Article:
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New Mexico 29th Best State For Health Care

New Mexico 29th Best State For Health Care

New Mexico Has Lowest Cancer Rate

In order to determine where Americans receive the highest-quality services at the best prices, WalletHub compared the 50 states and the District of Columbia across 35 key measures of health care cost, accessibility and outcome. The data set ranges from average monthly insurance premium to physicians per capita to share of insured population.

According to the personal-finance website, New Mexico ranks as the 29th “Best State For Health Care.”

The state scored a 27 in the category of “Outcomes”, which looks at life expectancy, heart disease, the share of adults with Type 2 diabetes, non-immunized children, and infant, child and maternal mortality rates. It was also determined by the state’s cancer rate, of which New Mexico had the lowest.

New Hampshire had the lowest number of infant mortalities, four, which is 2.3 times lower than in Mississippi, registering the highest at nine.

New Mexico scored 28 in terms of access, which is measured by the quality of the public hospital system, and the amount of hospital beds, retail clinics, urgent care centers, physicians, nurse practitioners, EMTs and dentists per capita. Another metric is the state’s share of insured adults, of which New Mexico had the fourth lowest percentage.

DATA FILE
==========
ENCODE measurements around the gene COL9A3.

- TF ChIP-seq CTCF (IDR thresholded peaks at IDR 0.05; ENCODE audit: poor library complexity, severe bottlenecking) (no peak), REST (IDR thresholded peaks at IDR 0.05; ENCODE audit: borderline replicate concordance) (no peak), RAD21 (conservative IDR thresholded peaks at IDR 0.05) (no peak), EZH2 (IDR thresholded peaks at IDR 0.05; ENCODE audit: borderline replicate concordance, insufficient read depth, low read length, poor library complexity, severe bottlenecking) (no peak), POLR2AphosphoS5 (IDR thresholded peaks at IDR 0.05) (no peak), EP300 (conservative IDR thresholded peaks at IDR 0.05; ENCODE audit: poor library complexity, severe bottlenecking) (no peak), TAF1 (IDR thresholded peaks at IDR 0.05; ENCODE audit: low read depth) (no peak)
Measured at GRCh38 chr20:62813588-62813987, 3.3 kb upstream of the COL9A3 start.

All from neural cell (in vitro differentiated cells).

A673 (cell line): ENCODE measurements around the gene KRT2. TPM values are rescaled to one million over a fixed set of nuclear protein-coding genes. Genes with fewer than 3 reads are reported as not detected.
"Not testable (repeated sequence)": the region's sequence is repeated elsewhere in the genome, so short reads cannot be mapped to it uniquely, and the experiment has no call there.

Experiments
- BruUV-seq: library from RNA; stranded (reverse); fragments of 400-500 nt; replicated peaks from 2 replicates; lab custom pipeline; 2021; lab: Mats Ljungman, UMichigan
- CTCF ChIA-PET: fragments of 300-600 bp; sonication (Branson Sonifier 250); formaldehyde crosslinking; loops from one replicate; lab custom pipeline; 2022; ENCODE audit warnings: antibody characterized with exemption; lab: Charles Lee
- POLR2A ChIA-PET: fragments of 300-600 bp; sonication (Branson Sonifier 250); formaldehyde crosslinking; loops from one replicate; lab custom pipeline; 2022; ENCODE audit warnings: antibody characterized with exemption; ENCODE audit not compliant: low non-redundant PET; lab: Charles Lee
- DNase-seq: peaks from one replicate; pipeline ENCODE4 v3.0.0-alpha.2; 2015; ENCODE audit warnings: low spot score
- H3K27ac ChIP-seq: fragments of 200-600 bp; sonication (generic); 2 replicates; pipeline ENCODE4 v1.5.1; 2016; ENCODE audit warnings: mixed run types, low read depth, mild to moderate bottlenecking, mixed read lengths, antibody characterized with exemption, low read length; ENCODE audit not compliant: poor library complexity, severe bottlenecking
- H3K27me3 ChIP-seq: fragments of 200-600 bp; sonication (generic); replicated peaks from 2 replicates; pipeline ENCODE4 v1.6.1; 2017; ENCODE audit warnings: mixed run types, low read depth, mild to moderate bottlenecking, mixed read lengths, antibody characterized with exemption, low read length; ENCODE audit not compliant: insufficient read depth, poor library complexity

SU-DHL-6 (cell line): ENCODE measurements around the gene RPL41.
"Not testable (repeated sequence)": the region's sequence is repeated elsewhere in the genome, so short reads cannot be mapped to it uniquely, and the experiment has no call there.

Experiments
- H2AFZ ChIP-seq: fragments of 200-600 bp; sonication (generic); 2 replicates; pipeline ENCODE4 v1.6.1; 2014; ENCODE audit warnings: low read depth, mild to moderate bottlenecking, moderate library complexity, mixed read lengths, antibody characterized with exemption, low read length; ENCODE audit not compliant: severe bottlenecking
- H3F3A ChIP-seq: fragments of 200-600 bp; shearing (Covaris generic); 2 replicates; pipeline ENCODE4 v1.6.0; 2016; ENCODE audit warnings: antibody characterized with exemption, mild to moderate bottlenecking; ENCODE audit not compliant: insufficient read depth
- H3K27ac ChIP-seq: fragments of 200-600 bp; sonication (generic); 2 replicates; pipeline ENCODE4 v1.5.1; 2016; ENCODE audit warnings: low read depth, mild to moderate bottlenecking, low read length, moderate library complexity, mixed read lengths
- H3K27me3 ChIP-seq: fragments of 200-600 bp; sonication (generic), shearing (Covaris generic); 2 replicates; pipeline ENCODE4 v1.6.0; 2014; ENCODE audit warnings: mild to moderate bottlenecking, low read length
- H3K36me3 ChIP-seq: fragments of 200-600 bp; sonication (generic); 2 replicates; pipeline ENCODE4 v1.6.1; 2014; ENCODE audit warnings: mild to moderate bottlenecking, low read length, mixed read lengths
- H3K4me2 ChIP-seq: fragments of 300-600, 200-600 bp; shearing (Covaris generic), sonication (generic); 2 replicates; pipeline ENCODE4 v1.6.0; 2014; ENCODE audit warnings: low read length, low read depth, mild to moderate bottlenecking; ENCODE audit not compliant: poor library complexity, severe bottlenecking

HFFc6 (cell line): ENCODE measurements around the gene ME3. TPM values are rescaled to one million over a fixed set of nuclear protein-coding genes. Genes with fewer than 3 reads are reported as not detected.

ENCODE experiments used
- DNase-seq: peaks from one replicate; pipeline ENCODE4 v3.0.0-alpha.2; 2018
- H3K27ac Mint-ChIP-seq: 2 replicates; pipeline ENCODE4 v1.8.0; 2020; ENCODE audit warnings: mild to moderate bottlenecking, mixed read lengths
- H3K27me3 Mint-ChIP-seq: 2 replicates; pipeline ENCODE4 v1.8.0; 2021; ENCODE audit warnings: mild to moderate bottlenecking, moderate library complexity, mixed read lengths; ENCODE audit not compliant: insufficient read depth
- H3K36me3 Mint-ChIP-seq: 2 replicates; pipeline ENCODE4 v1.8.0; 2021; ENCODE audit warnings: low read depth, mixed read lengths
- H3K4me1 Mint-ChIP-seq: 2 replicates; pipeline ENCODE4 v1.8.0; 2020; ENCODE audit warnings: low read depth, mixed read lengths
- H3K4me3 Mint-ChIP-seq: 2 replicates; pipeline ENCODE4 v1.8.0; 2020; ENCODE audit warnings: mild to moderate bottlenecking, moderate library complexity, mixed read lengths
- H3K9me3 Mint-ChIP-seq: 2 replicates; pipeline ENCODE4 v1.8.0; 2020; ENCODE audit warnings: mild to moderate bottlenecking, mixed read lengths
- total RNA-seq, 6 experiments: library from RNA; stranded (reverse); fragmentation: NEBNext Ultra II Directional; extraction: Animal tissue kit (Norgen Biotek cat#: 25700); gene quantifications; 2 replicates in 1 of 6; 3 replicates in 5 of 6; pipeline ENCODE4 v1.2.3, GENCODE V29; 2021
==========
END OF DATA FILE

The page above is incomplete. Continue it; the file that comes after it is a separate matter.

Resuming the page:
The District of Columbia had the highest number of professionally active physicians, 1,008, which is 5.8 times higher than in Idaho, registering the lowest at 175. California had the highest retention rate for medical residents, 69.8 percent, which is 4.5 times higher than in D.C., registering the lowest at 15.4 percent.

New Mexico had a cost rank of 34, likely due to having the second lowest average monthly premiums. Arizona had the lowest at $279, 2.7 times lower than Alaska, which registered the highest at $740.

Other metrics were the cost of medical and dental visits and the share of adults with no doctor visits due to cost. West Virginia had the lowest share of at-risk adults without a routine doctor visit in the past two years, 8.4 percent, which is two times lower than in Utah, registering the highest at 17.2 percent.

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Dennis Domrzalski is managing editor of ABQ Free Press. Reach him at dennis@freeabq.com.

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